The Economics of Art; the Art of Economics

Add contemporary art to the long list of topics that have been illuminated by economics research. Don Thompson of York University, Toronto has studied this market and in his new book, “The $12 Million Stuffed Shark”, examines why art prices reach such staggering heights. Just weeks ago, Damien Hirst auctioned his “Beautiful Inside My Head Forever” collection for nearly two hundred million dollars: enough to buy 272,108 metric tons of rice. Professor Thompson graciously agreed to an interview:

Photo by diametrik on Flickr

Photo by diametrik on Flickr

What made you study economics in the first place?

It was probably one of those undergraduate surprises; I took a micro course, enjoyed it, took a course in European Economic History and loved it, took a macro course, and launched on a career.

Has being an economist changed the way you appreciate art?

No, you still lust after art that touches your soul that, you want to live with and wake up to. However, knowing the prices of art affects how you look at it, particularly in a contemporary art museum. The “if one like that sold for $20 million there must be something there I haven’t seen, I’ll look harder and reach hard” syndrome is hard to avoid.

Is the economics of contemporary art like other areas of economics, or did you have to build it from the ground up?

I spent a year working on The $12 Million Stuffed Shark because I did not understand how artists got selected to rise to the highest levels (being sold in Sotheby’s or Christie’s evening contemporary auctions), or why prices were 10 or 100 times what seemed reasonable in the absence of scarcity. And because of my profession and personal curiosity, I wanted to learn more.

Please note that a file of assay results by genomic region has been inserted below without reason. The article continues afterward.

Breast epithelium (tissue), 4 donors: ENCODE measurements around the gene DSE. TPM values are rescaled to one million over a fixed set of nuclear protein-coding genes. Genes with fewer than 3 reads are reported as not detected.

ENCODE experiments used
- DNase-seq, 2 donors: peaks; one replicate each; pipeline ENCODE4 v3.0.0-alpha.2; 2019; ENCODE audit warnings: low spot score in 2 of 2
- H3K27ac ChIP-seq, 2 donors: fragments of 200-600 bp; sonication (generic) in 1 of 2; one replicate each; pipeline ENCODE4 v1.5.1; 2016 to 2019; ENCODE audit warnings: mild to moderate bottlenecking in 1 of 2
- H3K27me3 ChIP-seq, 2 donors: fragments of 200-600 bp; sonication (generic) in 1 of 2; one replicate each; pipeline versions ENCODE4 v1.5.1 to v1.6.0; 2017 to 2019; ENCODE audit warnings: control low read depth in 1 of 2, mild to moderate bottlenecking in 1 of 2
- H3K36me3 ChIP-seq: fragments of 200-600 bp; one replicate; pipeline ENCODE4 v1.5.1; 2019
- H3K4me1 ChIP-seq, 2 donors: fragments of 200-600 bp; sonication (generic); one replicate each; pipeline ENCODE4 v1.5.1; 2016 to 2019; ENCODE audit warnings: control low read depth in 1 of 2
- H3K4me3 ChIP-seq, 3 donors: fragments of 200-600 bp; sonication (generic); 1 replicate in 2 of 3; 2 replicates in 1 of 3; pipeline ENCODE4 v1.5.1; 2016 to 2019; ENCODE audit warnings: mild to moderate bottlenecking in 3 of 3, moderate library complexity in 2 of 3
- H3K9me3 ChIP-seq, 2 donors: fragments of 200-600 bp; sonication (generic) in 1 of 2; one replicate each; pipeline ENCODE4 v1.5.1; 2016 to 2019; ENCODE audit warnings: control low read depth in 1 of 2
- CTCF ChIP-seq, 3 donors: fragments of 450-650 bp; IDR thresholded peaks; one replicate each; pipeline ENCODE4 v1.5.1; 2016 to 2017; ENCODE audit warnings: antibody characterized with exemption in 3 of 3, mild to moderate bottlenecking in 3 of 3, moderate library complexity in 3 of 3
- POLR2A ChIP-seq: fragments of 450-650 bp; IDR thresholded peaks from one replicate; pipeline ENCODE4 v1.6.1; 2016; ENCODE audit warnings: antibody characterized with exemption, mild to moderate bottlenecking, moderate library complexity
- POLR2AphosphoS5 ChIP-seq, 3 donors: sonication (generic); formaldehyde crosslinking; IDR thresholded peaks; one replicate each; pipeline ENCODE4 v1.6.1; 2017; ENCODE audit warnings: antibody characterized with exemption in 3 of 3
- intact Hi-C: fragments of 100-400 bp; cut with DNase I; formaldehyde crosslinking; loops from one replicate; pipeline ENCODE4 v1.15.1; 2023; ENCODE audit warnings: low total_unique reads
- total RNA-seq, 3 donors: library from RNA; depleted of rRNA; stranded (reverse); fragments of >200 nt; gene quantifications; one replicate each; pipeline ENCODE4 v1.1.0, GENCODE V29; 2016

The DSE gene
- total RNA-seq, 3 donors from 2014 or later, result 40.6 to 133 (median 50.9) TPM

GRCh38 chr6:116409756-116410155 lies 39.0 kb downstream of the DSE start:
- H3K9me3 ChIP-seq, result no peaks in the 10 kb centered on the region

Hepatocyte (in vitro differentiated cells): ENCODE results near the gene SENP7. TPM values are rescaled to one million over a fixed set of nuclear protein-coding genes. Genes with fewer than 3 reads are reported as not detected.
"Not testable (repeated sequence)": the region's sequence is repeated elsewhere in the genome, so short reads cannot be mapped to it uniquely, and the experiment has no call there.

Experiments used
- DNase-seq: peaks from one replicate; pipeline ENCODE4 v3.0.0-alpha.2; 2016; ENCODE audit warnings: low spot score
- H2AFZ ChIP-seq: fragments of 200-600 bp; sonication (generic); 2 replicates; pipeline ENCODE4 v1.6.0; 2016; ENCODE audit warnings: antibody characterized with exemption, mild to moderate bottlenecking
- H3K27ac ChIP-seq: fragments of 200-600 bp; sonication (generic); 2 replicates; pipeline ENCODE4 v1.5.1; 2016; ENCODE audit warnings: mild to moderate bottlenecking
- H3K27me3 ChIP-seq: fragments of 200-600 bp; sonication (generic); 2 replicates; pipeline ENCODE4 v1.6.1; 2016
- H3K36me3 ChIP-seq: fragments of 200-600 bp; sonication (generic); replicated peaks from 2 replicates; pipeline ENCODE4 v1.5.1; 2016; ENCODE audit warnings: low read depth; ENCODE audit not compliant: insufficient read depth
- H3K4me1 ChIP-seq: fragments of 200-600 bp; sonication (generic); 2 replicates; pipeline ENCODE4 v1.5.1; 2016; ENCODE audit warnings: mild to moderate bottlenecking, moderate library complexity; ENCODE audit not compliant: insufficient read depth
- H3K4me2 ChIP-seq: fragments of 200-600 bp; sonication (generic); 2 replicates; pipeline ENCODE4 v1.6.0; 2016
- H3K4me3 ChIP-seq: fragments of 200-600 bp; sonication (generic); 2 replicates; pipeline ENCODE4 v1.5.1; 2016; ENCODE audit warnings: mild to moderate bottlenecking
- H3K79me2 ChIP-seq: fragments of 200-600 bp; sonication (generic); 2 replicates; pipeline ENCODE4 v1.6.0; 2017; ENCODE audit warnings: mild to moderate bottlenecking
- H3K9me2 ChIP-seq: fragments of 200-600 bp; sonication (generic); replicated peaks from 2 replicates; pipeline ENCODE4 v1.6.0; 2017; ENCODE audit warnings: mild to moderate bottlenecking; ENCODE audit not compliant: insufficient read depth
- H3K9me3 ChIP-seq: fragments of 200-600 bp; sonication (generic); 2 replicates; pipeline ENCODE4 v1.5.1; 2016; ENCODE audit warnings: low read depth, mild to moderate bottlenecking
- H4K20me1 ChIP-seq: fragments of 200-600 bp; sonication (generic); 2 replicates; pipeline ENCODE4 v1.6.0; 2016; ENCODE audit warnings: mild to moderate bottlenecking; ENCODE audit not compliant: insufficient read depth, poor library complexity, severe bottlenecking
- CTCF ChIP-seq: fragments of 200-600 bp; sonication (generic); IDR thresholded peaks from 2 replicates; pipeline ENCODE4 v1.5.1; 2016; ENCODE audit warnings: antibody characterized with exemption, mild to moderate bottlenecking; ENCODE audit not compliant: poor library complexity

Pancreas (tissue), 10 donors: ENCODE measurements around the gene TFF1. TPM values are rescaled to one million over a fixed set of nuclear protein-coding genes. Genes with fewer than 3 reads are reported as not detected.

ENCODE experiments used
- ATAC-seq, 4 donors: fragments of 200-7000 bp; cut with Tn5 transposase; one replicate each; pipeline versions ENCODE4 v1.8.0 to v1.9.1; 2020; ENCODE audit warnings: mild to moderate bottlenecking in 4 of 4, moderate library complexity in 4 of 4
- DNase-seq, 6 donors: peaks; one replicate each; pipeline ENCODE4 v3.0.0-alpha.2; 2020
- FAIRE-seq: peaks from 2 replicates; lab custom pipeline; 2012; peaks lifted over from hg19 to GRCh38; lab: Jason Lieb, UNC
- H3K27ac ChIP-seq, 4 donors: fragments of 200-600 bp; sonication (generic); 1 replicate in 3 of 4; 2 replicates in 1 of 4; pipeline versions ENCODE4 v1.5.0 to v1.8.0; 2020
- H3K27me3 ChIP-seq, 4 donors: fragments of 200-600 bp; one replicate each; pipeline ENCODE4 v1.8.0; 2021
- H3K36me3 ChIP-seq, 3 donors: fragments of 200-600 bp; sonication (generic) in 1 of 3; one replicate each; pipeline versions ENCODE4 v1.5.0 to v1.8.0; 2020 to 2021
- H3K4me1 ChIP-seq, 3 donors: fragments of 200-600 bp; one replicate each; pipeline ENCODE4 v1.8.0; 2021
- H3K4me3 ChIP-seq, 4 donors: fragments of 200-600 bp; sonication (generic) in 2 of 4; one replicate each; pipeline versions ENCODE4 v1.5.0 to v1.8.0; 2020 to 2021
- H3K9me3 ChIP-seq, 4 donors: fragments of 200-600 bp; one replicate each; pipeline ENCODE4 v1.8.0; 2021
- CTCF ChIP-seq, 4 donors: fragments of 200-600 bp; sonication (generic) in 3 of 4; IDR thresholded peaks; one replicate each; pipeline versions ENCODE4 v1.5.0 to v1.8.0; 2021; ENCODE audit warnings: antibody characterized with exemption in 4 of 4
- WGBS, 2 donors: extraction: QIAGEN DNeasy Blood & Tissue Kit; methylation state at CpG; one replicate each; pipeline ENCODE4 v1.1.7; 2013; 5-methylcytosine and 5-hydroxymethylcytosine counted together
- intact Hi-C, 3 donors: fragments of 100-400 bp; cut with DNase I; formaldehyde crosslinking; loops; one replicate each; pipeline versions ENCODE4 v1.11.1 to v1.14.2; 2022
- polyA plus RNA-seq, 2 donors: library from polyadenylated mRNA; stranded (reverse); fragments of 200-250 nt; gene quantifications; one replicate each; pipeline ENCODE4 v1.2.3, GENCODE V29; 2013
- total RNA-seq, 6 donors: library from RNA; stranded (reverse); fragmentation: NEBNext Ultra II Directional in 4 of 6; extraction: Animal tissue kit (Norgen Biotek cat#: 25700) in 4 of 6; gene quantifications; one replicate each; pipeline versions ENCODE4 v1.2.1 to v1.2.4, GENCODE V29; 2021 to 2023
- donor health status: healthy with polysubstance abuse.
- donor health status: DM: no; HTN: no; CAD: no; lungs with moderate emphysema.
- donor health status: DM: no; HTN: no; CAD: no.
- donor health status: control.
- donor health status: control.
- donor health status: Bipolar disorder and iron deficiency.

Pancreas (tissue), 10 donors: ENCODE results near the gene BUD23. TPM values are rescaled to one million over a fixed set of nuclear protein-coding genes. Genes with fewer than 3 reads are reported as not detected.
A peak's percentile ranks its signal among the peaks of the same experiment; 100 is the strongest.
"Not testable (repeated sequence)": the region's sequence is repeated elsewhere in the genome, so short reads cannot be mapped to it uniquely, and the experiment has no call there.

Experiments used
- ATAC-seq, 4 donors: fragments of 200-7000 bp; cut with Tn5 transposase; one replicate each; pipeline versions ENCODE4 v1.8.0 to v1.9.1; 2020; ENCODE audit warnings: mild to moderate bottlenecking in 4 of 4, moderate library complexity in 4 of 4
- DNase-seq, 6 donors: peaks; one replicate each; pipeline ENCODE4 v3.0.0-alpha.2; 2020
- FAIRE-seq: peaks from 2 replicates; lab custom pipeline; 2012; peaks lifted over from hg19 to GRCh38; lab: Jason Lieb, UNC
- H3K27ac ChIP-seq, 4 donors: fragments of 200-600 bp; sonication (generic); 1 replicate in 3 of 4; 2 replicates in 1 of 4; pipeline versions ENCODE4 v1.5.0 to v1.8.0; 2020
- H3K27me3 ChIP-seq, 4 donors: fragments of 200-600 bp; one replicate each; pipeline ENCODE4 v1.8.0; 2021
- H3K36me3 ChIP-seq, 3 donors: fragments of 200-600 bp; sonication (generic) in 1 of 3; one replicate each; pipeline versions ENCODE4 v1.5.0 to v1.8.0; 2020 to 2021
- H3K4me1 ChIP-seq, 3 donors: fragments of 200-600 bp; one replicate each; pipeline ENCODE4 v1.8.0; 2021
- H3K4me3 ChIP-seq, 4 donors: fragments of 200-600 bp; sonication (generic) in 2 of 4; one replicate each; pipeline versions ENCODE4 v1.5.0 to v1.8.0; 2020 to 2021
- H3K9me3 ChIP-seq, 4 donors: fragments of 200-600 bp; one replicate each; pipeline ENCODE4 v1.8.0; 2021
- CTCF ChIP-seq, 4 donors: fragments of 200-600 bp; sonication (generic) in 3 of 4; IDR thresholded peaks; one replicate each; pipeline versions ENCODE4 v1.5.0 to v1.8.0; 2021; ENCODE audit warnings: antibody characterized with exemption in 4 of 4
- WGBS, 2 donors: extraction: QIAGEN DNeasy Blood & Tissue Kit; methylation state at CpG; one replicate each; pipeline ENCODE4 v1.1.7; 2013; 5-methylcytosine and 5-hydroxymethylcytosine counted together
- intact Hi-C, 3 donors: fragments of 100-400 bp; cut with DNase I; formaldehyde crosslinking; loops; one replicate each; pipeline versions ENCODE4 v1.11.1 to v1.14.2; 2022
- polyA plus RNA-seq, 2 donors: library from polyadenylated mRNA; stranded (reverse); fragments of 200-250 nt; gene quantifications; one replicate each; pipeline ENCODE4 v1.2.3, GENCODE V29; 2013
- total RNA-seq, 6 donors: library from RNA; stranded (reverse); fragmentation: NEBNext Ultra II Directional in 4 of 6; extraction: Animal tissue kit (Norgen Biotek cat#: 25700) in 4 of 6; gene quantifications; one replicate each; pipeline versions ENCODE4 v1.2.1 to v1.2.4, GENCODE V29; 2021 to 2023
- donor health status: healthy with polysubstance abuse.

2 Responses to “The Economics of Art; the Art of Economics”

  1. The Im-Poster Says:

    How can anyone seriously justify spending that kind of money on a piece of art? When there is so much trouble in the world like people starving it just doesn’t make sense…

  2. Nimmi Ragavan Says:

    I do wonder if part of the reason for the boom in contemporary art is that with great increases in unequal wealth distribution, there is so much money chasing stores of value. Art provides this by being unique, non-reproducible (easily)and has value by common agreement (as have currency notes). Since the supply of old art is limited, the contemporary art market has stepped in to fulfil that requirement. And as bankers guarantee that your currency notes are not fake, so do galleries guarantee that you are buying something valuable. And as long as all in that wealth holding group agree that it is valuable, the art serves as tokens of wealth that can be exchanged wiithin that group, and can be exchanged for other assets thus maintaining some liquidity.

Leave a Reply